What’s Good for the
Heart is Good for the Brain
Practical Steps You Can Take to Keep your Brain Healthy
Alzheimer’s disease and related dementias (ADRD) are “irreversible, progressive brain diseases that slowly destroys memory and thinking skills, eventually even [destroying] the ability to carry out the simplest tasks” (National Institute on Aging).
Am I at Risk for Alzheimer’s Disease(AD) or Related Dementias (ADRD)?
It is estimated that over 15 million Americans will have AD by 2050 (Alzheimer’s Disease Research). Odds are that you or someone you love will be affected by an ADRD as you age.
Although the risk of developing an ADRD increases with age, these dementias are not a part of normal aging. Furthermore, although genes do play a role in the development of some of these dementias, having a history of an ADRD in your family does not guarantee that you will have one of the dementias someday.
The opposite is also true: just because you do not have a family history of any of these dementias does not guarantee that you will not develop an ADRD someday. Everyone is at risk.
What Can I Do to “Prevent” Alzheimer’s Disease or Related Dementias?
At this point, there is nothing that will absolutely prevent an ADRD. However, there are things one can do to potentially minimize the symptoms of dementia. Although aging and genetics are two risk factors you cannot control, there are many simple lifestyle changes you can make today to increase your overall brain health and wellbeing.
If you have heard about strategies to improve your heart’s health, you already know ways to improve your brain health. You may already know that eating right and exercising can help you to prevent heart disease by lowering your cholesterol and blood pressure, but did you know that these same healthy behaviors could also help to delay or prevent the appearance of dementia?
The brain is one of the most active organs in the body. Your heart pumps about 20% of your blood to your brain, where oxygen and nutrients are used. Any condition that damages the blood vessels in your brain or keeps your heart from pumping efficiently can deprive your brain from getting the nutrients it needs and stop new brain cells from forming.
Obesity, high cholesterol and high blood pressure have all been linked to having a higher risk of getting an ADRD.
Both physical exercise and maintaining a healthy diet will keep your brain healthier as you age, as well as decrease your risks for heart attacks, strokes, and diabetes.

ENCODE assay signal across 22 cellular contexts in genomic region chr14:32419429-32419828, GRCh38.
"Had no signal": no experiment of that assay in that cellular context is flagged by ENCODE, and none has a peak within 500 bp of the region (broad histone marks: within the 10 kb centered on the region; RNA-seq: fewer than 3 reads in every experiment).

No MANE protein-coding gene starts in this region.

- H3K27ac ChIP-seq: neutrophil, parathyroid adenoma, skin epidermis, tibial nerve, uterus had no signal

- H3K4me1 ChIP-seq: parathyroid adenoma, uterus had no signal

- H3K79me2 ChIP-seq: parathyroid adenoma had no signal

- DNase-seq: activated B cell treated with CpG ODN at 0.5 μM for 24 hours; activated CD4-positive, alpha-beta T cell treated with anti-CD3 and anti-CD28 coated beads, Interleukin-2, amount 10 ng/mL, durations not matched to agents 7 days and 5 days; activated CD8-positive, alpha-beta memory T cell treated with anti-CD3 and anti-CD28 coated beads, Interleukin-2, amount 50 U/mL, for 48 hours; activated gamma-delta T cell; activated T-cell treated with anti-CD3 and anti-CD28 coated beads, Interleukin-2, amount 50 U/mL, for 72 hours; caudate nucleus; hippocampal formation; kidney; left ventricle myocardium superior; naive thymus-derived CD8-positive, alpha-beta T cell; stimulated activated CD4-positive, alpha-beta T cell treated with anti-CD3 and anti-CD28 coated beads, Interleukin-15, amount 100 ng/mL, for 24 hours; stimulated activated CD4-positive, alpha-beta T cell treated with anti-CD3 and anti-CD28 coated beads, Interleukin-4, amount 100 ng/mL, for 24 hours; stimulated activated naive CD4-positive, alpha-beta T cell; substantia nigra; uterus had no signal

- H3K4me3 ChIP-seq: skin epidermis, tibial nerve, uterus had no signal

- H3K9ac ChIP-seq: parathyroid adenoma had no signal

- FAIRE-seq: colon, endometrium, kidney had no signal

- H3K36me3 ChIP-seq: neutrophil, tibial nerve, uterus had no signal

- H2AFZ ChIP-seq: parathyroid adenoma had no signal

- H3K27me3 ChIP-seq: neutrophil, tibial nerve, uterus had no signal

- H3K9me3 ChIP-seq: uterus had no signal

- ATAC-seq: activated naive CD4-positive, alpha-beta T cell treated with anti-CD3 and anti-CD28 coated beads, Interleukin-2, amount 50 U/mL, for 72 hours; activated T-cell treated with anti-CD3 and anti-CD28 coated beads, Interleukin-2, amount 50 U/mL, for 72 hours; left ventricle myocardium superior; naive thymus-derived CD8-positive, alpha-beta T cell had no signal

Are these Lifestyle Changes Really Worth My Time?
Even if exercise and a healthy diet do not prevent you from developing a dementia, you may delay the onset of the symptoms of the disease for several years.
You will also experience many other health benefits (such as a reduced risk for other diseases) and have improved quality of life as a result of these lifestyle changes.
You really can’t afford not to take a few minutes out for your health each day… the sooner, the better. But it’s never too late to start making healthy changes.
Easy Steps You Can Take to Keep Your Brain Healthy and Active:
- Exercise. Walk or exercise moderately for 30 minutes each day.
- Maintain a healthy, well-balanced diet. Eat brain-healthy foods and control portion sizes. A low-fat diet including vegetables, fruits, nuts, and fish is recommended for brain health. Some great options: salmon, halibut, walnuts, spinach, broccoli, and blueberries.
- Keep your brain active with stimulating activities like reading, crossword puzzles, and learning new things.
- Socialize. You can even enjoy others’ company as you exercise.
- Reduce stress and anxiety. Consider doing some deep breathing or practicing mindfulness. Talk with friends or a professional if stress starts to feel overwhelming.
- Consider a hobby or activity such as art, music, or dance.
- Find a support group.
- Stop smoking.
- Reduce or eliminate alcohol and other non-prescription drugs.
- Talk to your doctor if you have concerns about your memory, cholesterol, body weight, or blood pressure.
A few, simple changes to your lifestyle today can help to make your life more enjoyable in the future. Be sure to get the help and support you need to make these changes.
How we can help
- Individual and family consultations.
- Caregiver support groups by telephone or video conference (a great way to learn about local resources)
- Community Resource Guides or setup a consultation for further community referrals.
- Brochures and handouts
- Lending library and recommended books/videos/websites
- Educational programs, seminars and state-wide webinars on relieving stress for caregivers, family consultations, financial and legal planning, and Savvy Caregiving and more.
- Printable Fact Sheets
- Care coordination services
- Assistance to find respite services, chore services, or consumer-directed personal care attendant services.
- Mini-grant funds for items that will help your loved one
Alzheimer’s and Dementia Info Pages
- 10 Steps in Planning for the Future
- 10 Warning Signs
- About Alzheimer’s Disease
- About ADRD
- Activities for Adults with Dementia
- Assisted Living Homes
- Caregiver Checklist
- Communication Tips
- Dining & Dementia
- Driving and Dementia
- Introducing Services
- Treatment & Medications
- Medications & Dementia
- Normal Aging vs. Alzheimer’s
- Strategies for Wandering
- Stages and Symptoms
- Talking with Children about Alzheimer’s
- Traveling with Alzheimer’s